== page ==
Posted on 14th August 2021

Slane Castle

When I was young it was the Atomic Bomb that was the stuff of nightmares.  The Cuban Missile Crisis with the Russians and the Americans threatening to obliterate civilisation heightened anxiety.  It was all encapsulated for me by the name of the strategy adopted by the U.S. Defence Secretary, Bob McNamara, called Mutually Assured Destruction, ie MAD.  Whilst there are still enough atomic weapons around to obliterate entire populations, we now do have a truly global nightmare – Climate Change.  This is no longer a matter of what kind of a world we are leaving for our grandchildren, it is real and it is now.  Imagine for one moment that climate change interfered with the Gulf Stream upon which we depend for our temperate climate.  Should things go seriously awry, we could end up enjoying the same weather as Newfoundland, the stuff of nightmares indeed.

To deal with this crisis we need profound change and ultimately politicians who are up to the task of providing the leadership that is required for the restructuring of our economy and society to respond to a need to minimise CO2 emissions.  This is going to be painful and difficult but come the next election any candidate running for the Dail should be closely questioned on their party’s approach to this most central of issues.  It is a sobering thought that a report issued on Thursday by the EPA, Met Eireann and the Marine Institute showed that in 2019 at Mace Head in Galway measurements of CO2, methane and nitrous oxide were at the highest ever recorded level.  This followed on from the US Report earlier in the week that showed changes to the climate system are “unprecedented” and this is down to human activity.  Minister for the Environment and Leader of the Greens Eamon Ryan said “ We know what we have to do.  We now need to harness a national and global effort to do it”.  How come I get this feeling that he is good at talking the talk but not yet walking the walk.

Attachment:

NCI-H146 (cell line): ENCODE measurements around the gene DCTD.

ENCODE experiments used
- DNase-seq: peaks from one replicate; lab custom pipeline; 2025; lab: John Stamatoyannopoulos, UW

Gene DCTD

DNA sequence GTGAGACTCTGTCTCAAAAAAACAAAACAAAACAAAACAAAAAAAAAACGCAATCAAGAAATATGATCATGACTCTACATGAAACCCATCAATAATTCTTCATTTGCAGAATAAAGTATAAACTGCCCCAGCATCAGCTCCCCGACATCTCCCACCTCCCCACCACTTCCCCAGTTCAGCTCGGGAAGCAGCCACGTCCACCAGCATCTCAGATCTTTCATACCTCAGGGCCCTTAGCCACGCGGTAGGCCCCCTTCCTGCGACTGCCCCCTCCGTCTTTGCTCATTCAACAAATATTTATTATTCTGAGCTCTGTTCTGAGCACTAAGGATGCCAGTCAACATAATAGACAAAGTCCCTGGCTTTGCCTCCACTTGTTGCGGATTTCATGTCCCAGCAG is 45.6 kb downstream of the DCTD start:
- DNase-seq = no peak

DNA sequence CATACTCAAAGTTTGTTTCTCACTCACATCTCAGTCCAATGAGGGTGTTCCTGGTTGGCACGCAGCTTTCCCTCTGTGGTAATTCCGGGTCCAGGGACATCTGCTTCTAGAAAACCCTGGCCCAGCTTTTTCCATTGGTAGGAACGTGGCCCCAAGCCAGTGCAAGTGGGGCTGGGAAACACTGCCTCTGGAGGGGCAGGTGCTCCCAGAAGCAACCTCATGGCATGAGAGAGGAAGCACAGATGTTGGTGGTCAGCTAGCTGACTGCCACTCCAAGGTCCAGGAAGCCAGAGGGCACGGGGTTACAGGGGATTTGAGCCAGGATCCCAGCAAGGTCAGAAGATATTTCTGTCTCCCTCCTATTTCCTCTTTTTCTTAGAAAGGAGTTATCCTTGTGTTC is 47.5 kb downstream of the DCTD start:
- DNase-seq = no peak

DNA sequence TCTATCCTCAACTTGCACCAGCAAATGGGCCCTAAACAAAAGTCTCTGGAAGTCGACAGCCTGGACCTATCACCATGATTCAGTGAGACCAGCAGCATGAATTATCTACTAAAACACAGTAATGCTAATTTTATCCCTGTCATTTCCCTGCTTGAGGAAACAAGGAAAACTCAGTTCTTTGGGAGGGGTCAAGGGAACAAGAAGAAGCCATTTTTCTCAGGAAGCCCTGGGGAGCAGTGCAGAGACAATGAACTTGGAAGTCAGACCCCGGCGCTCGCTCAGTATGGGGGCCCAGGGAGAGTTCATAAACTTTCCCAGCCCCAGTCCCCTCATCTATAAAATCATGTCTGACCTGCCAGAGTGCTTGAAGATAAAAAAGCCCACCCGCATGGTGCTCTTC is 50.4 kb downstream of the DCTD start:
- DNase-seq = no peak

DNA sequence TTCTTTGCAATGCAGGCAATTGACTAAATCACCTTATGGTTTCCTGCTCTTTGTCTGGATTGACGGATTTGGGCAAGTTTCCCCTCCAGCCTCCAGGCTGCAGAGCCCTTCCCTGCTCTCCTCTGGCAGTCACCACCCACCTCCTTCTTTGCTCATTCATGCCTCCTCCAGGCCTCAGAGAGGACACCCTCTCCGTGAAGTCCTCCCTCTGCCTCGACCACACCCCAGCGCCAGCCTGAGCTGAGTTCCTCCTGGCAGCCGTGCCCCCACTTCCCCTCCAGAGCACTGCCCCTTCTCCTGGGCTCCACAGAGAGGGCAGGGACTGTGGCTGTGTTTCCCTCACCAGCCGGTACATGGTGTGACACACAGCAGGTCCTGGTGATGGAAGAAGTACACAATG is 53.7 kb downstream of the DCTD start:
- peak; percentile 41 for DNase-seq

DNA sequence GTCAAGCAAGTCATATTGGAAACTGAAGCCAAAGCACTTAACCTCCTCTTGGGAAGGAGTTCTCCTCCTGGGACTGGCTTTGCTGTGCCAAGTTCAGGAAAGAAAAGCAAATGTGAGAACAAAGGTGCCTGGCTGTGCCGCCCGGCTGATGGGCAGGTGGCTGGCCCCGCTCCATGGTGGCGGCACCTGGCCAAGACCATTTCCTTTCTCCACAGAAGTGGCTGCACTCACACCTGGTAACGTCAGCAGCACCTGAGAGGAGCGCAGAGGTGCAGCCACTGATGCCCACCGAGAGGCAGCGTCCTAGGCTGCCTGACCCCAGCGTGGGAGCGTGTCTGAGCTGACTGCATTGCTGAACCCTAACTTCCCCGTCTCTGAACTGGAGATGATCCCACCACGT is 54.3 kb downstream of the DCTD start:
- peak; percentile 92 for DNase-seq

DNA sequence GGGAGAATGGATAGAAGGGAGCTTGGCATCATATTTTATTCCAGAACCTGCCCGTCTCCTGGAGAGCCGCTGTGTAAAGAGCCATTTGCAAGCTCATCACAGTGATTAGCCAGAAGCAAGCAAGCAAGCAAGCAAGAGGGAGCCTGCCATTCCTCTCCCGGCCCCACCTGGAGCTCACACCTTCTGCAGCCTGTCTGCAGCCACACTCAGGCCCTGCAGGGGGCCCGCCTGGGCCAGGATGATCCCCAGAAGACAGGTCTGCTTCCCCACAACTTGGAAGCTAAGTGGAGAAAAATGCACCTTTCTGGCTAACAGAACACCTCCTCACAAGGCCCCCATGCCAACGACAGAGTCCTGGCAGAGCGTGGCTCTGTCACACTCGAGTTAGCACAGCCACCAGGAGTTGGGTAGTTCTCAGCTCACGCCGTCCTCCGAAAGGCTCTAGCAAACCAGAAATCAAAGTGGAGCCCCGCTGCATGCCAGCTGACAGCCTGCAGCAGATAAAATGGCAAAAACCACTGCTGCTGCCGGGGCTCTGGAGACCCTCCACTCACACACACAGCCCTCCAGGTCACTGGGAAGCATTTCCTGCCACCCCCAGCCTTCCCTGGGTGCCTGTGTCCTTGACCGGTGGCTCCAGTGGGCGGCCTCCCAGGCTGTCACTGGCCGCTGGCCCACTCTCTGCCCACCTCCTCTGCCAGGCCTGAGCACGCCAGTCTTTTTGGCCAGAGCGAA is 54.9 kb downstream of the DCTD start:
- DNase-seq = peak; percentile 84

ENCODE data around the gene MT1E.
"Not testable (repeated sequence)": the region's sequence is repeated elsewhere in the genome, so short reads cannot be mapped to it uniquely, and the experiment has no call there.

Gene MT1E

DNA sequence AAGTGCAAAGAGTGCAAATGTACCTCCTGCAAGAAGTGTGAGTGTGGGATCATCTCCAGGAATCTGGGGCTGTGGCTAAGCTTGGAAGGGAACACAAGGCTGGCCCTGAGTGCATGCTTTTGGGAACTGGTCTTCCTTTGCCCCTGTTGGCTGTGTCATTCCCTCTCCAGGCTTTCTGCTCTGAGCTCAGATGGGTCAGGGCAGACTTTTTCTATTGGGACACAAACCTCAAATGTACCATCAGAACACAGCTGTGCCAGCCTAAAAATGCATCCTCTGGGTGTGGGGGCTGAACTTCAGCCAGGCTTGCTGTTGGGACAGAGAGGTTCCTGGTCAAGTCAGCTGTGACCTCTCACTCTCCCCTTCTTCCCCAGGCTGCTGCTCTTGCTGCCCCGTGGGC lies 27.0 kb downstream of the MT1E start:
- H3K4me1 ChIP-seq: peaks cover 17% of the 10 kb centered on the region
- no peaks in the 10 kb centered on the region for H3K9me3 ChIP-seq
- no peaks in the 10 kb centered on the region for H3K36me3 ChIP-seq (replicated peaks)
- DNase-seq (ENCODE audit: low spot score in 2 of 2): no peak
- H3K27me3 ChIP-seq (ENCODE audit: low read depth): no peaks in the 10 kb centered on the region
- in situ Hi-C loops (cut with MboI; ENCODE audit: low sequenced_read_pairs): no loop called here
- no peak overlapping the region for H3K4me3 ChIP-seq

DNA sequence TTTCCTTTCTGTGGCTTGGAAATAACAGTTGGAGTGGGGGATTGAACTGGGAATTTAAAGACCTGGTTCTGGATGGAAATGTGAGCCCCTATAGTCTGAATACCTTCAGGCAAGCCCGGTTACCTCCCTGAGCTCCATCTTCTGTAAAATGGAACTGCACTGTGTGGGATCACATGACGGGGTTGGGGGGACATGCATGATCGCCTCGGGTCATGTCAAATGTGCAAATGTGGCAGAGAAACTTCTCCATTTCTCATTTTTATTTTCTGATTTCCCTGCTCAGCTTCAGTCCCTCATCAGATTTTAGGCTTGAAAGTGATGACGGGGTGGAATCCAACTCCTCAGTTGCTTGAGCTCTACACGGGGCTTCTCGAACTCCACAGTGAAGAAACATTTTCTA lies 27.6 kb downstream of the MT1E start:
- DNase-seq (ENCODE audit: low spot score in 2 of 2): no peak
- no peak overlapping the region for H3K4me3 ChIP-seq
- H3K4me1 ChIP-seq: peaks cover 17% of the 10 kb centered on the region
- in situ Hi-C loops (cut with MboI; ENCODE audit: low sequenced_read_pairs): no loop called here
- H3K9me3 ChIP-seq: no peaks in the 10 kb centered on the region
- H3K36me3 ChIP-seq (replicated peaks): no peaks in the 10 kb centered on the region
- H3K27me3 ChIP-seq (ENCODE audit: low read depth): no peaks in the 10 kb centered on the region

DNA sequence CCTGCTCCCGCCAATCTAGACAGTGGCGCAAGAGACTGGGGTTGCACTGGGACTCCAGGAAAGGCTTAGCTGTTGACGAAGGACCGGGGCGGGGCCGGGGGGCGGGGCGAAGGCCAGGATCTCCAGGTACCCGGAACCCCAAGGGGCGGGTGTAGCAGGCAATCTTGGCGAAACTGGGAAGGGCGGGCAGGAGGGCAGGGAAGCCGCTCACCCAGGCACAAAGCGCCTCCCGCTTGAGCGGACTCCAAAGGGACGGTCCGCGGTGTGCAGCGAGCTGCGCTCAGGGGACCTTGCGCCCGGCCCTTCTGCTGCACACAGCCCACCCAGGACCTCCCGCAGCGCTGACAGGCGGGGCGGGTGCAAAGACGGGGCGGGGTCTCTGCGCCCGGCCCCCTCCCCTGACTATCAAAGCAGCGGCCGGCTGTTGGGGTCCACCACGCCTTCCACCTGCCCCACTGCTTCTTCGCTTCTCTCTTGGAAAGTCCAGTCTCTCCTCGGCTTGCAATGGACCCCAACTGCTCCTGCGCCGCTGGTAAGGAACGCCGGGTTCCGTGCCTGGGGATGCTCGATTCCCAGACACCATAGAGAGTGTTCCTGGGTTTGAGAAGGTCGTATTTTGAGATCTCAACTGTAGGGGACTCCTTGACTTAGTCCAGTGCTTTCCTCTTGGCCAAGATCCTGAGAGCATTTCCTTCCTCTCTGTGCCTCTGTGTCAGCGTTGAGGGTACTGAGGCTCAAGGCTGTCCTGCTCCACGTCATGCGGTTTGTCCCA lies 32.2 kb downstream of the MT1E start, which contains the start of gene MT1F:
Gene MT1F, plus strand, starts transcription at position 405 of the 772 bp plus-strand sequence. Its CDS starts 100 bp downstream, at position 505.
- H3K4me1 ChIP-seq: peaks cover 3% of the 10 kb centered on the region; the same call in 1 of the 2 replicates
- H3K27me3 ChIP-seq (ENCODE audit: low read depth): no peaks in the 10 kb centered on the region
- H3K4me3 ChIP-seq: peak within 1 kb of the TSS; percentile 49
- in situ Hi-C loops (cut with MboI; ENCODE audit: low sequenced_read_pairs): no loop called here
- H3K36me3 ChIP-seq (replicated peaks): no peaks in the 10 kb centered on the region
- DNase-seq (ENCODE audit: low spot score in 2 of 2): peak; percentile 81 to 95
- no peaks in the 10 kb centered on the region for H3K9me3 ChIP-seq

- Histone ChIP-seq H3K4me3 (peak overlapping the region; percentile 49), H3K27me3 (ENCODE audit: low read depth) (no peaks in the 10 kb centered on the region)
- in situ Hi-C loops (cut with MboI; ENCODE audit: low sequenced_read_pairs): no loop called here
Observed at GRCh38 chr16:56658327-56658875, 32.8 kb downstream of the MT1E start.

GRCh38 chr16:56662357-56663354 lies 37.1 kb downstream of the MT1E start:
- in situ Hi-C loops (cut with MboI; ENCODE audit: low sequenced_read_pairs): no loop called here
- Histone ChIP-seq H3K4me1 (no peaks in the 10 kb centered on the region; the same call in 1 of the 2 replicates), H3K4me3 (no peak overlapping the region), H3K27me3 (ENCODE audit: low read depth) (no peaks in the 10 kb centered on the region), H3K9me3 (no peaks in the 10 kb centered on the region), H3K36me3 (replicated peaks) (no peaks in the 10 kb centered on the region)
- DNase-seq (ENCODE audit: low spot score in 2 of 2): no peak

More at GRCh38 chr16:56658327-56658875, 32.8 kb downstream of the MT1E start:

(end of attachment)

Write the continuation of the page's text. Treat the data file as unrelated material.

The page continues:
November will see the UN Climate Change Conference take place in Glasgow, a city I have visited often during the years and which was at the heart of the industrial revolution and where all the trouble started in terms of humans mucking up our climate.  In fairness to the British, they take climate change seriously although this week their zero carbon strategy received a serious blow when a report showed their hopes to heat millions of homes using hydrogen boilers could increase carbon emissions.  The problem is not burning the hydrogen but the process of producing it.  So back to the drawing board and maybe finding a viable form of production.

Perhaps to lift the general sense of gloom that descends when thinking about such grave matters,  we should instead think that we are at the dawn of a new age, when humanity will harness what surrounds them and provide the energy they need.  Wind, wave and solar and even the geothermal energy which is beneath us .  Good heavens I’m starting to feel better already.  However, to achieve this our government will have to act, so now not only do they have to provide houses for the people but the heat to keep them warm.

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